The mechanism of action of a patterned outline includes the selective curvilinear patterning of each particular anatomical area for each particular patient. A topographical analysis with a digitally captured image of the patient involving a rendered (and re-rendered to an enhanced contour) digital wire mesh program assists in formatting the size and curvilinear outline for a selected anatomical region and patient. The pattern of standard aesthetic plastic surgery excisions for a particular anatomic region also assists in the formatting of the fractional resection pattern. FIG. 91 depicts a curvilinear treatment pattern, under an embodiment. FIG. 92 depicts a digital image of a patient with rendered digital wire mesh program, under an embodiment.

Directed closure of a fractionally resected field of an embodiment provides the capability of selectively tightening skin to achieve enhanced aesthetic contouring. For most applications, the closure occurs at right angles to Langer's lines but may also be done at a different direction that achieves maximal aesthetic contour such as closures that are based on resting skin tension lines. FIG. 93 depicts directed closure of a fractionally resected field, under an embodiment. The directed closure may also follow known vectors of closure used in conventional plastic surgery procedures (e.g., facelift for the facial/submental component of the facelift is upwards (corresponding to a horizontal directed closure of a fractional field) and the neck component below the cervical mandibular angle is more obliquely posterior (corresponding to a more vertical directed closure of the fractional field)). Multiple vectors of directed closure may also be used in more complicated topographical regions such as the face and neck.

Embodiments include directed fractional resection of skin, which enhances the effectiveness of the procedure. This process is performed by pre-stretching the skin at right angles to the preferred direction of maximal skin resection. FIG. 94 depicts directed fractional resection of skin, under an embodiment.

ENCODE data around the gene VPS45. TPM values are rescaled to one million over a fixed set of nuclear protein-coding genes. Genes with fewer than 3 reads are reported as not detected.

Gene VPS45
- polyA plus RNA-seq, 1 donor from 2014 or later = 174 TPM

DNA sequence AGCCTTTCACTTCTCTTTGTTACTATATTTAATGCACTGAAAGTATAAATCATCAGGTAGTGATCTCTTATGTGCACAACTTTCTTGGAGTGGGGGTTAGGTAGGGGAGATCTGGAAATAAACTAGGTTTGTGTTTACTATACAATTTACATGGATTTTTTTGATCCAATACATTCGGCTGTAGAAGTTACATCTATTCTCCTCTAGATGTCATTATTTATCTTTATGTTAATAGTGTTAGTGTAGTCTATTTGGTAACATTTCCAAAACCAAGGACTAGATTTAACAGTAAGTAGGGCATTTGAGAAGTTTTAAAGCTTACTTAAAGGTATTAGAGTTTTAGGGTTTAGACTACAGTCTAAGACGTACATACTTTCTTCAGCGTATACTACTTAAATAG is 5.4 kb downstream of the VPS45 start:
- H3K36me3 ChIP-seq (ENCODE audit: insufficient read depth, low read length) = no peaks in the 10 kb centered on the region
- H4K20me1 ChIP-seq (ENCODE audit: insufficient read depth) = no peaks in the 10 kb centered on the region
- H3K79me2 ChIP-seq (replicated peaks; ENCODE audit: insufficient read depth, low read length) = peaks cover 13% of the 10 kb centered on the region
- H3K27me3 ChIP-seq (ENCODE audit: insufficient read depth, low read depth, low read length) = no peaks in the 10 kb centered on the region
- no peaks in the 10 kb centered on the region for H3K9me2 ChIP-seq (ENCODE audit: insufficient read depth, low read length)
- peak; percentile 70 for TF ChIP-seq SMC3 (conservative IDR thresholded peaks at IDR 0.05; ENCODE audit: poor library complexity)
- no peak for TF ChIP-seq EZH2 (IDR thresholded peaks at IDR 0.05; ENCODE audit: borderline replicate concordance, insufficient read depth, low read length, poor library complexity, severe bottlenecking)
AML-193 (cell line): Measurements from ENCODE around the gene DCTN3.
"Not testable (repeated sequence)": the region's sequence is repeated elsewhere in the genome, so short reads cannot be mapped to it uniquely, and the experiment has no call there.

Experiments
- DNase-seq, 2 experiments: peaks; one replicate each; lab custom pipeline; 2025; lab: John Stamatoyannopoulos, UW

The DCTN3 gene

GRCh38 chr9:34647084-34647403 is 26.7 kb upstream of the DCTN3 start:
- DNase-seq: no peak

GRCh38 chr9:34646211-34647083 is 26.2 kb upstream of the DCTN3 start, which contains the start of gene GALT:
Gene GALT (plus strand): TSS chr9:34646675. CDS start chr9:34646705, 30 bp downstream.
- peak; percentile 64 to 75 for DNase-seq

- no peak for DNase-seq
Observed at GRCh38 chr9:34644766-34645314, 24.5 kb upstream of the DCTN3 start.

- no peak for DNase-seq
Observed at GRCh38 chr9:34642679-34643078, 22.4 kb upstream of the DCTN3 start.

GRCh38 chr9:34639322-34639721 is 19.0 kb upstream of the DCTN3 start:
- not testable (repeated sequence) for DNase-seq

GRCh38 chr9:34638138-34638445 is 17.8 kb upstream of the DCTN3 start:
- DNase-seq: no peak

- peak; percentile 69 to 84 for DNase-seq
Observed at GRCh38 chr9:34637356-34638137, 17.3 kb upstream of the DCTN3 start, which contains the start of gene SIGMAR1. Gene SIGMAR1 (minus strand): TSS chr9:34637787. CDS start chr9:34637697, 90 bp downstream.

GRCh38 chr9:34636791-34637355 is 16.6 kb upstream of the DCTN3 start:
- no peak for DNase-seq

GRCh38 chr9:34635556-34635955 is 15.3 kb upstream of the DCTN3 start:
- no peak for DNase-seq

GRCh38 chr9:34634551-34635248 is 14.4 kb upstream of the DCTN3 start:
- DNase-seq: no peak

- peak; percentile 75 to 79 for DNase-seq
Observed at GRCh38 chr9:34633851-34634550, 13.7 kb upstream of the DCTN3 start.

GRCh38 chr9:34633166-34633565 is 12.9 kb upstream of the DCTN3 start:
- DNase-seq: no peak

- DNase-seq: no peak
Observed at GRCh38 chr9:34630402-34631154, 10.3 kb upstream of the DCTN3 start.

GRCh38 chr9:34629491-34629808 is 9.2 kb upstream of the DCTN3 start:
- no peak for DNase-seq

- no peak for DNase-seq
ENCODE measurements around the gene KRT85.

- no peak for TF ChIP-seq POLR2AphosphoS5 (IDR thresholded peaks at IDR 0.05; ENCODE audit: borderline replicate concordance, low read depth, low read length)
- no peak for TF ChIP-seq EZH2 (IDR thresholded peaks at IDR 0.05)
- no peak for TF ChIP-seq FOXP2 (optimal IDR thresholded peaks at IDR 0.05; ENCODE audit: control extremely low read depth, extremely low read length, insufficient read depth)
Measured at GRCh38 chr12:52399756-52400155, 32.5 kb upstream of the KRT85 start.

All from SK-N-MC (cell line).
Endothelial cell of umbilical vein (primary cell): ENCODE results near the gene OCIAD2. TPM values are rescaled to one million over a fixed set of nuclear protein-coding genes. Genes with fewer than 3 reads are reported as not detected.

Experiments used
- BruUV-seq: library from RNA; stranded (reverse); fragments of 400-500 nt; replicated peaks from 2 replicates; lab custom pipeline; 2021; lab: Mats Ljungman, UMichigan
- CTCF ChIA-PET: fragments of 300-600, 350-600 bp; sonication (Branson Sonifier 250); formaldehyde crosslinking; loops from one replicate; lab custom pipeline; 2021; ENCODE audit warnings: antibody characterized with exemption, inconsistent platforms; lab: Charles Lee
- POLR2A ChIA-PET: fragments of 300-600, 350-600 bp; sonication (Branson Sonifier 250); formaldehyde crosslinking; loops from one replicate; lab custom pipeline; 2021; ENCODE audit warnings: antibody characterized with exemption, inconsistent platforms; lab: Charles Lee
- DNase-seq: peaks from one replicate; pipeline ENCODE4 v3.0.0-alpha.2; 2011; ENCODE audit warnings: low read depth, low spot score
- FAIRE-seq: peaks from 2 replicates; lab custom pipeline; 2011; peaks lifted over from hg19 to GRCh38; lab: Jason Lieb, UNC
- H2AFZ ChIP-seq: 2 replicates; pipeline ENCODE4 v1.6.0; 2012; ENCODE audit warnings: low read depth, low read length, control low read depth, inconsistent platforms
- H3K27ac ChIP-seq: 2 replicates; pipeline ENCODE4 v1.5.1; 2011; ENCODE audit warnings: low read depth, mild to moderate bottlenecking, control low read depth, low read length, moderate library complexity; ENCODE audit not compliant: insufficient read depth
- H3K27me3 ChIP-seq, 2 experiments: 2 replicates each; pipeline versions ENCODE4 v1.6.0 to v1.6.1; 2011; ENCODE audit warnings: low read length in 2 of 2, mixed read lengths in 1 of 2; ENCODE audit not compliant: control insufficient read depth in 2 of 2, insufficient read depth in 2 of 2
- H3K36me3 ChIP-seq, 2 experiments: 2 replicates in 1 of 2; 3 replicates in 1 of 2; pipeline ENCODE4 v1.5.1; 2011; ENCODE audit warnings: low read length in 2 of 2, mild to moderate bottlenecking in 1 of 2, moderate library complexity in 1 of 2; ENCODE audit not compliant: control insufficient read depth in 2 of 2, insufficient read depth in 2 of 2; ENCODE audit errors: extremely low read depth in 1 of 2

Embodiments include aesthetic contouring resulting from the mechanical pull (or vector) created from an adjacent fractional field adjacent to the targeted contour. This effect for a fractional field is based on plastic surgical procedures that are directed a distance from the targeted contour. Further, variable topographical transitioning of resection densities within the field and along the pattern outline are realized, which provide selective contouring and smoother transitioning into non-resected areas. Additionally, variable topographical transitioning of scalpet size resections within a patterned outline (and with different scalpet sizes within an array) provides selective two-dimensional skin tightening and three-dimensional contouring.

Embodiments described herein evoke a selective wound healing sequence with promotion of primary healing during the immediate post-operative period and delayed secondary contraction of skin during the collagen proliferative phase. Promotion of accurate coaptation of the skin margins is inherent to the multiple (fractional) resections of small segments of skin i.e., skin margins are more closely aligned prior to closure than larger linear resections of skin that are common with standard plastic surgery incisions. Subsequent evoking of wound contraction is also inherent to a fractionally resected field where elongation of the pattern of fractional resection provides a directed wound healing response along the longitudinal dimension of the fractionally resected pattern.

Clinical methods of fractional skin resection involve methods of directional closure. Depending upon the anatomical area, the directed closure of excisional skin defects within a fractional resection field is achieved by following Langer's lines, the resting skin lines, and/or in a direction that achieves the maximal of aesthetic contouring. The direction in which closure is most easily achieved can also be used as a guide for the most effective vector of directed closure. For many applications, the use of Langer's lines is used as a guide to provide maximal aesthetic tightening. Following the original work of Dr. Langer, the fractionally resected defects will elongate in the direction of a Langer line. The directed closure is performed at right angles to Langer's lines in an anatomical region where the skin margins of each fractional resection defect are in closest approximation.